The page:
Five: Avoid flash. Yeah, yeah, see Point Four. But flash won’t always improve a shot. Look at the photography of some of the old time masters and see how they used existing light (and shadows) to create works of art. The work of Henri Cartier-Bresson and Ansel Adams are easy to find online and in print. and are good sources. While you’re learning from the masters, take a moment to simply enjoy the beauty of the art they created.

Six: Become your own tripod. How still can we stand? Keeping your arms close in to your body helps stabilize your camera. Plant your feet about shoulder width apart. Standing with one foot slightly in front or behind helps, too. Any wall, tree, fence, rock to lean on? Use that as well.

Seven: Carry your tripod or monopod with you. Seems like a bother sometimes, but when it’s needed, it will make the difference between getting the shot or not. Any HDR photography will benefit from a tripod. Even with the programs that say you can hand hold it, using a tripod will make the end result easier to perfect. Same with any bracketing. Panoramas, too. Also beneficial for close up and macro, long lenses, low light, etc...

Eight: Play! We sometimes get so involved in the art and craft of photography that we forget to have fun with this wonderful process we enjoy. Go out to the lake, the park, your yard, and just take pictures. Point up, point down, use full manual and then switch to completely automatic. Post to Facebook, Flickr, MySpace and invite your friends to look and comment.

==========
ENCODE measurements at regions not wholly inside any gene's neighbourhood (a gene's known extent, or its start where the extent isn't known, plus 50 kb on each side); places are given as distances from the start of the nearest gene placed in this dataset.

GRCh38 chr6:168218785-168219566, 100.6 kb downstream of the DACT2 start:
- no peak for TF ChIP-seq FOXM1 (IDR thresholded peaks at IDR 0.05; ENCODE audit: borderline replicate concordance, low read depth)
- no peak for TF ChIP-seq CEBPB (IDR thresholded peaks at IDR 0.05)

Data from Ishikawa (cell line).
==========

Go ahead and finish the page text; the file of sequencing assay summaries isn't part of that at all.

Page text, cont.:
Nine: Listen to those comments. If a certain something we do gets lots of likes and positive comments, look at what it is they are noticing. Adjust and experiment from there. A negative comment might show us areas we need to improve. So, that becomes a positive also.

Ten: Smile and talk to people. At times, we need to become one with our craft, especially when we are involved in a special project, paid or not. Other times, we can relax and engage people in conversation. Relaxed subjects often lead to very natural poses.

Eleven: Grab your smart phone or P&S. Take photographs while working with the built in limitations of those devices. It might teach a person to really see the subject instead of concentrating so much on a technique or process.

Twelve: Watch the weather. An evening thunderstorm might give us a great sunset shot. Wild flowers after a gentle rain look so soft and peaceful. Protect that camera gear, though.

Thirteen: Read a book. A favorite of mine (currently out of print) is Understanding Photography by Carl Shipman. It’s very old school, written during the height of popular SLRs for film such as the Canon A-1/AE-1, Olympus OM-1/OM-2, and Nikon FM/FE. It has in depth discussions of concepts such as gamma and color temps that we can adapt to our digital world. Again, is a great source for photo books, as is a local library.